Adil Omar

From Wikipedia, the free encyclopedia
Jump to navigation Jump to search

Adil Omar
عادل عمر
Birth nameAdil Omar
Born (1991-05-17) 17 May 1991 (age 31)
London, England
OriginIslamabad, Pakistan
GenresHip-Hop, psychedelic, industrial, pop, G-funk, electronica, alternative hip hop, hardcore hip-hop, experimental hip-hop, psychedelic rock
Occupation(s)Rapper, record producer, singer-songwriter, musician, filmmaker
InstrumentsVocals, lyrics, rapping, Music production, keyboards, sampler, drums
Years active2004–present

Adil Omar (born 17 May 1991) is a recording artist, rapper, record producer, singer and songwriter from Islamabad, Pakistan. He released his debut album and film, Transcendence, on 8 July 2018. In addition to being a solo artist, he is also involved in the songwriting and production for other artists.

Biography and early life[edit]

Omar was born in London, England, but grew up in Islamabad. He lost his father at the age of 10 due to alcoholism and saved his mother's life at 11. In 1998, Omar's father was falsely imprisoned which was revealed in a series of prison letters posted to Omar's social media.[1][2] He had a stutter which he learnt to manage through rapping. He was in and out of multiple schools and eventually dropped out at 17 to pursue a career in music.[3][4]

Music career[edit]

Career beginnings[edit]

Omar was raised on Pink Floyd and other classic rock from birth, got introduced to hip-hop at age 5 with Tupac Shakur, was then inspired by Dr. Dre to become a hip hop artist at the age of 8 after watching "Keep Their Heads Ringin'" then started writing lyrics and rapping at the age of 9 after listening to Wu-Tang Clan's The W album. He began recording and producing music by 13. In 2008, Omar caught the attention of B-Real of Cypress Hill who invited him to visit Los Angeles, helping launch his music career.[5]

Between 2010 and 2012, Omar put together The Mushroom Cloud Effect, a street album consisting of compiled tracks and unheard demos of Omar's early rapping and non-production work with Soul Assassins affiliated producers such as Fredwreck, DJ Solo and DJ Lethal handling the music. The most notable song was "Paki Rambo".[6][7] This was during press coverage on BBC, CNN, The Associated Press and many other news outlets which brought Omar considerable attention. This was followed by a government imposed YouTube ban which momentarily affected the distribution and exposure of not only Omar but all independent musicians in the country.[5][8][9][10][11]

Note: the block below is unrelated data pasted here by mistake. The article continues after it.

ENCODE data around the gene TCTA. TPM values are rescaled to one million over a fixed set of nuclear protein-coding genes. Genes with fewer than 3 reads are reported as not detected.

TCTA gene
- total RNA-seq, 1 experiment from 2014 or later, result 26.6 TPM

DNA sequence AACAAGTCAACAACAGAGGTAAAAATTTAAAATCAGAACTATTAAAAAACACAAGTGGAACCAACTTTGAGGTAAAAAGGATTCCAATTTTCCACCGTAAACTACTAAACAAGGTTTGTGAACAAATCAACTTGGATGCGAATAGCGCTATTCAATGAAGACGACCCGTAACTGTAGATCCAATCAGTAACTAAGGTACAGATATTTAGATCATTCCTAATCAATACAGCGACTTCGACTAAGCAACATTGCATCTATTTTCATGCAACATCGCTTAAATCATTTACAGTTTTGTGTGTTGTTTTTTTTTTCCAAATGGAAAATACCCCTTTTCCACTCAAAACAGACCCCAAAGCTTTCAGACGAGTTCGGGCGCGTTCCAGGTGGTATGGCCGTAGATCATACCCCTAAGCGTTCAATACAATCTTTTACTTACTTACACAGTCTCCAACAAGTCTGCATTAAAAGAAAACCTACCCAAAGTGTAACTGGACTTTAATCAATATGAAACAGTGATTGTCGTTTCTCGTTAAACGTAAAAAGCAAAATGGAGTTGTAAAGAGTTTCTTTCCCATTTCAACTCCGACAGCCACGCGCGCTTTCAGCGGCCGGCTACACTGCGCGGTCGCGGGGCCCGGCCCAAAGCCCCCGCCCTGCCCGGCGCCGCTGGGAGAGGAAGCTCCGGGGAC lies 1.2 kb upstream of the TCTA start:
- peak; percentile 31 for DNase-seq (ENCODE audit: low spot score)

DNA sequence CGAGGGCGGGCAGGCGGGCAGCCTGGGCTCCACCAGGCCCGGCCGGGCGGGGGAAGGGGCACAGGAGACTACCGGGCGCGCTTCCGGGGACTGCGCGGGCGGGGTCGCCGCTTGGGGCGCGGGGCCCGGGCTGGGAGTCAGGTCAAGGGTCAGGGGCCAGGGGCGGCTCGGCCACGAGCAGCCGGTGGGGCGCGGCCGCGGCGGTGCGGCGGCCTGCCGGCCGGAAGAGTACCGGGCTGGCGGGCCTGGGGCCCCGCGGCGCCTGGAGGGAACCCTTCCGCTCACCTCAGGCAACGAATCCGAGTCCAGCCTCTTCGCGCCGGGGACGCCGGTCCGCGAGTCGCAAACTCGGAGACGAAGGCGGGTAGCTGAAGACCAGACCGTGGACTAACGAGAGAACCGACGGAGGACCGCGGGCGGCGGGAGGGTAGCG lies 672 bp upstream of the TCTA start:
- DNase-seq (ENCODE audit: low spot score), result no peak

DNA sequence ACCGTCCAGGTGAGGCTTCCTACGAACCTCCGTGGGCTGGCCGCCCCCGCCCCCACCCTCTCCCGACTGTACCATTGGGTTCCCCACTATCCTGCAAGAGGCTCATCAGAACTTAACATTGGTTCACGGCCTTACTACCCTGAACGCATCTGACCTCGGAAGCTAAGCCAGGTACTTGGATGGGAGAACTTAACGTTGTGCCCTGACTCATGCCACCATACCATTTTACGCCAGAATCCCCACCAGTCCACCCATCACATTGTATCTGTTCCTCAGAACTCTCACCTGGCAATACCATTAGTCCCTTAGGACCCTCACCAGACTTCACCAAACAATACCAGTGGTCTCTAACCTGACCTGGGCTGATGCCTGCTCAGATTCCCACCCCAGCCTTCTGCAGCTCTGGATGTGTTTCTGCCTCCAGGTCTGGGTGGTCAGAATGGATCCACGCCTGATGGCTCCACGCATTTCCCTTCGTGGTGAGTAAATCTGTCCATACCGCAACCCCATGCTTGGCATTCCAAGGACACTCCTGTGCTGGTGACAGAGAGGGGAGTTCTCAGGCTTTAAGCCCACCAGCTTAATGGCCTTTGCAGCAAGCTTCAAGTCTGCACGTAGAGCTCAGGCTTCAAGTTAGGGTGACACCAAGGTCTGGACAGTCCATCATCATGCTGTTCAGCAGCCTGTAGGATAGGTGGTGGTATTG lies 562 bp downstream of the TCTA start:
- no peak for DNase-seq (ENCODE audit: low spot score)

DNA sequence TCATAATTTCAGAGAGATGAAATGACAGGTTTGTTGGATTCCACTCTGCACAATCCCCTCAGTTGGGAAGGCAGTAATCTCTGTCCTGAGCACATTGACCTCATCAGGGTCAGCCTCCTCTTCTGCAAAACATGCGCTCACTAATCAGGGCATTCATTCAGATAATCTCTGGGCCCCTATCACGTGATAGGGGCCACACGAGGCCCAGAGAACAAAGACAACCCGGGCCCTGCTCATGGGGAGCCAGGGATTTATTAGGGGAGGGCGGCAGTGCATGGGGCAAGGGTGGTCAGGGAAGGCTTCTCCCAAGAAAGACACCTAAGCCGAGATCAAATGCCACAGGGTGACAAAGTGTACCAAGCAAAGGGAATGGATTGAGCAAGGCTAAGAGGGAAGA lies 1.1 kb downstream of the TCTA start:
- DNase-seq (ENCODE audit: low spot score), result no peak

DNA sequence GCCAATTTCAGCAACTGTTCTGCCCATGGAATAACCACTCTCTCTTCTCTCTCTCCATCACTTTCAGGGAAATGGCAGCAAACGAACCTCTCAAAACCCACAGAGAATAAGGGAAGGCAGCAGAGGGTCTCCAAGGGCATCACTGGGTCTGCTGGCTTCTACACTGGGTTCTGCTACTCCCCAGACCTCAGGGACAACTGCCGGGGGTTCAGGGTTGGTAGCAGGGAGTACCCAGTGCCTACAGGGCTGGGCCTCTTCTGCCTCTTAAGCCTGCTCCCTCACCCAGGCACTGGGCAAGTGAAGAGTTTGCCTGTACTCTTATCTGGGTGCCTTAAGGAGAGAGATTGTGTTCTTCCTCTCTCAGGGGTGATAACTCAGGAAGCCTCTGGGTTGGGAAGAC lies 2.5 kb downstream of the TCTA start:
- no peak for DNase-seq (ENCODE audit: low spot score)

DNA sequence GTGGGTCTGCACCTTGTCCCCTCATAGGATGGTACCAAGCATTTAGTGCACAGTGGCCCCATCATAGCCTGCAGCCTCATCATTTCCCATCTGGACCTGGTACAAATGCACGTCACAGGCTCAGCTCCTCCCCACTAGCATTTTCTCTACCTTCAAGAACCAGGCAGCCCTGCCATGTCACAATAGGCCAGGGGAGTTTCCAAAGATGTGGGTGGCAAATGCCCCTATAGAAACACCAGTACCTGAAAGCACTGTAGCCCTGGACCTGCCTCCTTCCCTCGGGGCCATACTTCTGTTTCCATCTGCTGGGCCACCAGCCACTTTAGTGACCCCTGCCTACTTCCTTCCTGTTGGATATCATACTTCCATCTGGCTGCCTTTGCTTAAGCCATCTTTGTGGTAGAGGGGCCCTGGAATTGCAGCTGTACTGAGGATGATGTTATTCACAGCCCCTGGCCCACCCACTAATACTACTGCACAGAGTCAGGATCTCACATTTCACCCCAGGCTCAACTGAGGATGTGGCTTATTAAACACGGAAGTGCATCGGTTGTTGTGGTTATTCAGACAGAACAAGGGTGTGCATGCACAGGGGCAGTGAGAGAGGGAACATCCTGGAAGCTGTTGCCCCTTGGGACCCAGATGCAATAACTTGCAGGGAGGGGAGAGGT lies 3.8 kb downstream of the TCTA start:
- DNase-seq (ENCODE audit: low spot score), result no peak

2015–2017: Margalla King and SNKM[edit]

In early 2015, Omar and Pakistani electronic musician Talal Qureshi, formed the songwriting and production duo SNKM which came out with Omar's directorial debut for "Nighat & Paras" and was followed by their first showcase at SXSW.[12][13][14]

In early 2016, SNKM collaborated and performed with Diplo and Elliphant for their first Pakistan show. This was followed by the duo's second appearance at SXSW and Omar's solo EP Margalla King. The EP also featured a collaboration with Bun B.[14][15][16]

Omar and SNKM joined the roster for multiple Mad Decent Block Party 2016 shows alongside Diplo, Kesha, Marshmello, Rae Sremmurd and others. The duo continued performing and touring with Diplo, Major Lazer, Skrillex, Valentino Khan and other artists throughout 2017 up until early 2018 when Omar and Qureshi returned to their solo efforts.[17][18]

2017–2019: Transcendence[edit]